The evidence of record, as hereinabove recited, forges a satisfactory chain of custody for the crucial period between seizure of the substance and its testing. We need not and do not, therefore, deem as determinative Bellamy v. State (1972), Ind., 286 N.E.2d 401 which held a preliminary field test by arresting officers sufficient evidence as to the identity of the substance seized without regard to a subsequent laboratory test which was possibly affected by a break in the chain of custody.

It was error to admit the State's Exhibit here, since the evidentiary chain of custody was broken after testing and since therefore it could not be stated conclusively that the exhibit admitted into evidence was the same as that seized from the defendant and thereafter tested. However, the testimony concerning the substance as to its connection with defendant and as to its identity as heroin wss properly admitted. The chain of custody during that crucial period was established.


Mayes asserts prejudicial error in permitting the State to cross-examine him for impeachment purposes as to a prior conviction for assault and battery with intent to commit a felony, to-wit: Robbery.

The applicable rule is set forth in Ashton v. Anderson (1972), Ind., 279 N.E.2d 210, 216-217:

"For all of the reasons discussed above, this Court holds that for the purpose of impeaching the credibility of a witness pursuant to IC 1971, XX-X-XX-XX [Ind. Ann. Stat. § 2-1724 (1968 Repl.)] or IC 1971, XX-X-XX-X [Ind. Ann. Stat. § 9-1608 (1956 Repl.)], only those convictions for crimes involving dishonesty or false statement shall be admissible * * * However, this Court is bound by IC 1971, XX-X-XX-XX, [Ind. Ann. Stat. § 2-1725 (1968 Repl.)], which permits impeachment by showing prior convictions for crimes which would have rendered a witness incompetent. These crimes are: treason, murder, rape, arson, burglary, robbery, kidnapping, forgery and wilful and corrupt perjury."

In order, therefore, to serve as a basis for impeachment of credibility, a prior conviction must fall within one of three distinct categories:

(1) One of the nine crimes enumerated; or (2) A crime involving dishonesty; or[2] (3) A crime involving false statement.

The offense with which we are here concerned does not fall within categories (1) or (3). We must therefore determine whether the offense is one which involves dishonestly.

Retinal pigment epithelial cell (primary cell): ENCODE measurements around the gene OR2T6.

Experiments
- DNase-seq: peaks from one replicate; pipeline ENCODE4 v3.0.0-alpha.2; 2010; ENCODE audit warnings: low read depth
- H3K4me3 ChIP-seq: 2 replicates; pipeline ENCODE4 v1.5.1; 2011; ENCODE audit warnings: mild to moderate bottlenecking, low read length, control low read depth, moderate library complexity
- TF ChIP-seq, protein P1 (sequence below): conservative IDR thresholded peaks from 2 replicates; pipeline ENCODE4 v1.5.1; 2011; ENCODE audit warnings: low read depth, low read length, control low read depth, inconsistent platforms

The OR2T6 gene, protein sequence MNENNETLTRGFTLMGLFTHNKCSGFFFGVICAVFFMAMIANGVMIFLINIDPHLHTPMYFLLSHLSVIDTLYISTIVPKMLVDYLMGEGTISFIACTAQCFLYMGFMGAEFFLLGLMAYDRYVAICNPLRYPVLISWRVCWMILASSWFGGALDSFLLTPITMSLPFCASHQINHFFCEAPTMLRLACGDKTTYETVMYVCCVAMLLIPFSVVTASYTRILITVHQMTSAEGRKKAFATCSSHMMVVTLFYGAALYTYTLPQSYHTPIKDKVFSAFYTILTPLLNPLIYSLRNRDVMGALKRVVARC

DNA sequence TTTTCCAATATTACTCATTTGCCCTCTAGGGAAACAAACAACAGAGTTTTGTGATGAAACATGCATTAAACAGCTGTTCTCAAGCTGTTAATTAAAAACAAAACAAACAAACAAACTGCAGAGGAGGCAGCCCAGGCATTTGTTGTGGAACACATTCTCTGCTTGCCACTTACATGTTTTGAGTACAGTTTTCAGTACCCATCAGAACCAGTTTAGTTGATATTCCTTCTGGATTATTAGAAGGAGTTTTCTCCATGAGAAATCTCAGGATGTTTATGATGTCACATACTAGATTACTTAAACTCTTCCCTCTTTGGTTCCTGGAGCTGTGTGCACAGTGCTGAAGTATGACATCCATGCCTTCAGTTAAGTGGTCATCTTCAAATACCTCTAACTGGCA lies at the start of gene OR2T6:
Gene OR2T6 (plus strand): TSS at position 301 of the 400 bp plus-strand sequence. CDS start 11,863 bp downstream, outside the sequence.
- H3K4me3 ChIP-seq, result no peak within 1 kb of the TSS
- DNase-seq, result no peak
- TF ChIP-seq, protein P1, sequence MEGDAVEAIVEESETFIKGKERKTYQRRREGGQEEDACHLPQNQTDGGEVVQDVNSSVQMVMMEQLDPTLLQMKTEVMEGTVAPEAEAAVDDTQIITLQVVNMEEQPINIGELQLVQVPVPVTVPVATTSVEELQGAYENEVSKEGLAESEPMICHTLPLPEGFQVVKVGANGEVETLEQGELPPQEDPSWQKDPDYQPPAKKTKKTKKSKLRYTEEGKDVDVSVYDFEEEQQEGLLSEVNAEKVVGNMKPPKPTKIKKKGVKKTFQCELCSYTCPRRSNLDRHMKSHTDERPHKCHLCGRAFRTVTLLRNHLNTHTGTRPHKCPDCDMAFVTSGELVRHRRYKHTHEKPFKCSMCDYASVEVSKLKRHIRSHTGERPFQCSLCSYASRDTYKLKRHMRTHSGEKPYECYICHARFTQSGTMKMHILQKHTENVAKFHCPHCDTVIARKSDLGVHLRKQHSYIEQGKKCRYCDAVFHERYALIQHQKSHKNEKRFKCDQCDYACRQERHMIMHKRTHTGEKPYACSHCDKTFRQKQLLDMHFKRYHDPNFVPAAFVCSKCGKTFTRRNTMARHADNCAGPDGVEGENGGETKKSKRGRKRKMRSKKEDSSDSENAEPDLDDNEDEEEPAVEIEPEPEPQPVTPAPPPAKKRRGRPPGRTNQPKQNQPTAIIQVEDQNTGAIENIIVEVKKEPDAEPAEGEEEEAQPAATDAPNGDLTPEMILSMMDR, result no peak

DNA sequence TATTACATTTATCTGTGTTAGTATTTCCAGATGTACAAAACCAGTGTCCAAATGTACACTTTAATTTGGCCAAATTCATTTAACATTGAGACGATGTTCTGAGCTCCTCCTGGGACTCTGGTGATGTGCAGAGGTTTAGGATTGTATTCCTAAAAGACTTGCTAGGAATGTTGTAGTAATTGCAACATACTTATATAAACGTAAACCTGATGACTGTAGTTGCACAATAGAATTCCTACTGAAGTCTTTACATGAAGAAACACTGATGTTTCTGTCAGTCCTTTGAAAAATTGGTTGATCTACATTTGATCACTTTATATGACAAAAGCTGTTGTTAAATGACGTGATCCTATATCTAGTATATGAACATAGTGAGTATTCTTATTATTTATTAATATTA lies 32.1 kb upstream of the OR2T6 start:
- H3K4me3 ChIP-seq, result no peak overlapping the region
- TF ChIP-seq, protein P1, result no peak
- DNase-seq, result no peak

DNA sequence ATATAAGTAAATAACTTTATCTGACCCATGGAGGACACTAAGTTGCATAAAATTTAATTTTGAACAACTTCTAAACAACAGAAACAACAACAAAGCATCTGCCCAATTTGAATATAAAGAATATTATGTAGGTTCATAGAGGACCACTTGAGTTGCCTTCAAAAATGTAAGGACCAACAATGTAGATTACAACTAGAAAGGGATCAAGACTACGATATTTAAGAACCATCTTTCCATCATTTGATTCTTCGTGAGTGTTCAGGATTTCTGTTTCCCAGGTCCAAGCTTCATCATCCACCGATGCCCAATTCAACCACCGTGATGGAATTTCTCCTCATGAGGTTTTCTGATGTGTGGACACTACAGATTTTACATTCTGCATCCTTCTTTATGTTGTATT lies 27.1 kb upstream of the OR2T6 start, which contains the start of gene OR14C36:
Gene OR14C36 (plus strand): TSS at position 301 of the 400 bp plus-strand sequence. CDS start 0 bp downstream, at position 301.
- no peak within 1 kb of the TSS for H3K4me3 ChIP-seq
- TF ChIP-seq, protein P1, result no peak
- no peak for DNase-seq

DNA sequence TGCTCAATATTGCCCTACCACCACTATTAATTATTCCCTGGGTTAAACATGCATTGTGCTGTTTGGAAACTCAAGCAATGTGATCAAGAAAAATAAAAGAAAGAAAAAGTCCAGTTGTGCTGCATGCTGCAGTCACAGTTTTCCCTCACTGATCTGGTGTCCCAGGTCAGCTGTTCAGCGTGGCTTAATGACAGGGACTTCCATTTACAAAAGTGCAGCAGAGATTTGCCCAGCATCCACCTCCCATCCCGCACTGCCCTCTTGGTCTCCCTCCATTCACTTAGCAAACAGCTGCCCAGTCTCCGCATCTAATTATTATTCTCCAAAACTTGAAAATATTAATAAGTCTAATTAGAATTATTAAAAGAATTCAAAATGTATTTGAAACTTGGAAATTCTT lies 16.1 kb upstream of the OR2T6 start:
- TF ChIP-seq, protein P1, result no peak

In State ex rel. Hundley v. Jay (1937), 104 Ind. App. 259, 10 N.E.2d 737, the term "dishonesty" in its ordinary meaning, was said to include an element of deceit, bad faith, or dishonest conduct on the part of the person charged:

"In American Surety Co. v. Jay Lodge, 102 Ind. App. 82, 92-93, 196 N.E. 356, 361 *822 (1935), the Indiana court defined dishonesty as `[a] want of integrity in principle; a want of fairness and straightforwardness; a disposition to defraud, deceive or betray; faithlessness, or a course of conduct generally characterized in the common speech of men as lacking in principle.'"

In order to accept appellant's contention here, it would be necessary to conclude that it is fair to steal or that an intent to steal displays no "want of integrity in principle; [or] want of fairness."

Robbery is defined by statute as follows: "Whoever takes from the person of another any article of value by violence or by putting in fear, is guilty of robbery." IC XX-XX-X-X, Ind. Ann. Stat. § 10-4101 (Burns 1956). As stated in Gregory v. State (1973), Ind., 291 N.E.2d 67, 69:

"The intent requisite to the crime of theft then, is also requisite to the crime of robbery."

When Mayes was previously convicted of assault and battery with the intent to commit robbery, he was convicted of having had the intent to take something of value from his victim. The intent was most certainly a dishonest one. This assault and battery, because specifically found by the jury to have been done with the intent to rob, was a crime "involving dishonesty" and thus within the purview of Ashton v. Anderson, supra. The question posed upon cross-examination was not improper.


During the course of the trial there was some dispute concerning the failure of Mayes to previously appear in court while free on bail.

Mayes indicated that he had not been notified of the time of his required court appearance. This dispute brought into question the whereabouts of Mayes during various times, i.e., the place of his residence, and his place of employment.